An Ounce of Prevention is Still Worth a Pound of Cure
With Summer upon us, we start thinking about sun protection. In reality, we should be thinking about it all year long. Sun exposure is the number one cause of skin cancer, which is the most common of all cancers. Whether it’s June or December, make sure to protect yourself.
What’s the difference between the types of ultraviolet rays (UVA and UVB)? UVA rays penetrate deep into the skin and cause wrinkling, age spots and sagging skin. UVB rays can burn the skin. Both can cause skin cancer.
I need to get my Vitamin D you say? Vitamin D is an important mineral; however research suggests that only 5-30 minutes of sun twice a week is enough to meet our daily requirements. Certain foods and, of course, supplements are ways get your Vitamin D without the sun exposure.
How Can I Protect Myself?
We tend to apply sunscreen for a day at the beach, but neglect this risk reduction measure on a daily basis. Follow what the American Cancer Society calls the “Slip! Slop! Slap! and Wrap!” rules.
- SLIP on protective gear. Wear light weight, long sleeved shirts and pants.
- SLOP on sunscreen. Apply 30 minutes before sun exposure and every few hours after that. Don’t forget the lip balm.
- SLAP on a hat. Wide brimmed is best.
- WRAP on sunglasses. Be sure they have 100% protection against UVA rays.
Other sun safety tips:
- Avoid or limit direct sun exposure between 10am and 3pm when the sun’s damaging rays are strongest. Be sure to stay away from tanning beds as well.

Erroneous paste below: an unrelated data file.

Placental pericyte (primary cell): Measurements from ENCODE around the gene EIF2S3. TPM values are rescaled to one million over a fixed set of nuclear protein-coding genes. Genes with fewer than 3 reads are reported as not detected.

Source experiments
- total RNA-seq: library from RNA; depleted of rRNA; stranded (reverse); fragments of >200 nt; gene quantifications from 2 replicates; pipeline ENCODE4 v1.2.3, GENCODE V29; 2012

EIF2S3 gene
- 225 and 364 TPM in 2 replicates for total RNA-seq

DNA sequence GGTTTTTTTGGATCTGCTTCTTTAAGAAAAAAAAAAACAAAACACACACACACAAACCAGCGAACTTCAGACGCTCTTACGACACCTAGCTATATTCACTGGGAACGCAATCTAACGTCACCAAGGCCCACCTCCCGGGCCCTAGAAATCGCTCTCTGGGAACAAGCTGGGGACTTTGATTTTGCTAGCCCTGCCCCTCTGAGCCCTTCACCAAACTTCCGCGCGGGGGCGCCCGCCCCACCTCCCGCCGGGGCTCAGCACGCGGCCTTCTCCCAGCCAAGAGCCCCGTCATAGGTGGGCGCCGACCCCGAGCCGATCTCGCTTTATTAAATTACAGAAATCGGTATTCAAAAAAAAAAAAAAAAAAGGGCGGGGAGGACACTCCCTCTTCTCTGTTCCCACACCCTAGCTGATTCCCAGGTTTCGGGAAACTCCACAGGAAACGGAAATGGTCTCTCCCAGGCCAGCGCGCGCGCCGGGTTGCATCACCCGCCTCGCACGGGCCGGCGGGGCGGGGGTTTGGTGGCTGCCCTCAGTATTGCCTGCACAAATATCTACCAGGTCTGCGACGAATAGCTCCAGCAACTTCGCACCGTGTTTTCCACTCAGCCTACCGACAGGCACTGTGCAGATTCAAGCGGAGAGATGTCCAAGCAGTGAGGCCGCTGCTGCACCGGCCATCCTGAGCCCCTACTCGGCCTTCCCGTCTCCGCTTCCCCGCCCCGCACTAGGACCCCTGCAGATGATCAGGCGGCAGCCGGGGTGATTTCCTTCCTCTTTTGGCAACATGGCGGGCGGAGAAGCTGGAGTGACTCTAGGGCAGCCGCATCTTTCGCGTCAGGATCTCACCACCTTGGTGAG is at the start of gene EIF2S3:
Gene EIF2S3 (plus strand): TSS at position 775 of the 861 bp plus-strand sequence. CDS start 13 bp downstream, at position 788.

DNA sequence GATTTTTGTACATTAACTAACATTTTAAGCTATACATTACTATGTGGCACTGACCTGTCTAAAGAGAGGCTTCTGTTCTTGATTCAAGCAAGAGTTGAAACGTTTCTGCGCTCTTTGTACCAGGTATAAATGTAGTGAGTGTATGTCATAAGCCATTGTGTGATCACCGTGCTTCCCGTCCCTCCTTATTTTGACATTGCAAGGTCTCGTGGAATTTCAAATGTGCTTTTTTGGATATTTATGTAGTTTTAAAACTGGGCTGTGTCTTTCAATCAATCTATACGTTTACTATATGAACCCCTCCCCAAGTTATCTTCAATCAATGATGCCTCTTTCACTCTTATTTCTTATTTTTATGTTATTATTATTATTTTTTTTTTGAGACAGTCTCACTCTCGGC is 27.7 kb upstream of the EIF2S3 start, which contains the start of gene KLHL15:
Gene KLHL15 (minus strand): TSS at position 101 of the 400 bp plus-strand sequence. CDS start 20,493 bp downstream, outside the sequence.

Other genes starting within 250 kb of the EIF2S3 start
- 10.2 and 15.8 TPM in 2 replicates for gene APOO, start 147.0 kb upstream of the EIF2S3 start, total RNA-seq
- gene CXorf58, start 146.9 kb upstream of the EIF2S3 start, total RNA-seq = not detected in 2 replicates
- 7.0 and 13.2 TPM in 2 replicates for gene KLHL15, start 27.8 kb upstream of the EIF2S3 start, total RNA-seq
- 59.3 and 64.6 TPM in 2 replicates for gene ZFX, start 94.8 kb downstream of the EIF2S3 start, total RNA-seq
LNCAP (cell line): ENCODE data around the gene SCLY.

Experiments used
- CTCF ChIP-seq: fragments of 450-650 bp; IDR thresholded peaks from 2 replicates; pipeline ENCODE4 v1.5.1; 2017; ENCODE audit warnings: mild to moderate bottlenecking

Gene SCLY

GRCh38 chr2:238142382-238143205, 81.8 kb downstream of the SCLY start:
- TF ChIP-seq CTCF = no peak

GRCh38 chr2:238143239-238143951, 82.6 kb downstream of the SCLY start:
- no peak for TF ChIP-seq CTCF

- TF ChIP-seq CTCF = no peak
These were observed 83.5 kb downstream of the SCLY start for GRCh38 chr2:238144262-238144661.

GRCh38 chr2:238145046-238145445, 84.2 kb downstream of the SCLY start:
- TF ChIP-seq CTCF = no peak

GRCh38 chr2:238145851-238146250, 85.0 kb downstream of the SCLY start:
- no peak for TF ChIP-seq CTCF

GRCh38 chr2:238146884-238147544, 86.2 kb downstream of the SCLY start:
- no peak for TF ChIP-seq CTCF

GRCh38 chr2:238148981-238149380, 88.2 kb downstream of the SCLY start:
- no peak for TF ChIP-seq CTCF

- Instill skin protection habits in your kids while they are young. Eighty percent of lifetime skin damage happens before age 18.
- UVA rays will penetrate glass. Protect skin even when behind windows.
A word about sunscreen: be sure to use broad spectrum sunscreens, body lotions, and cosmetics to protect against UVA and UVB rays. The sun protection factor (SPF) should be at least 30. Some products on the market have much higher SPF ratings, but research has shown that the additional protection they offer is minimal.
Have a sun safe summer! See you at the Swim Club
- WebMD. http://www.webmd.com/beauty/sun/sun-safety-tips
- National Institutes of Health. http://ods.od.nih.gov/factsheets/VitaminD-HealthProfessional/
- American Cancer Society. http://www.cancer.org/cancer/cancercauses/sunanduvexposure/skin-cancer-facts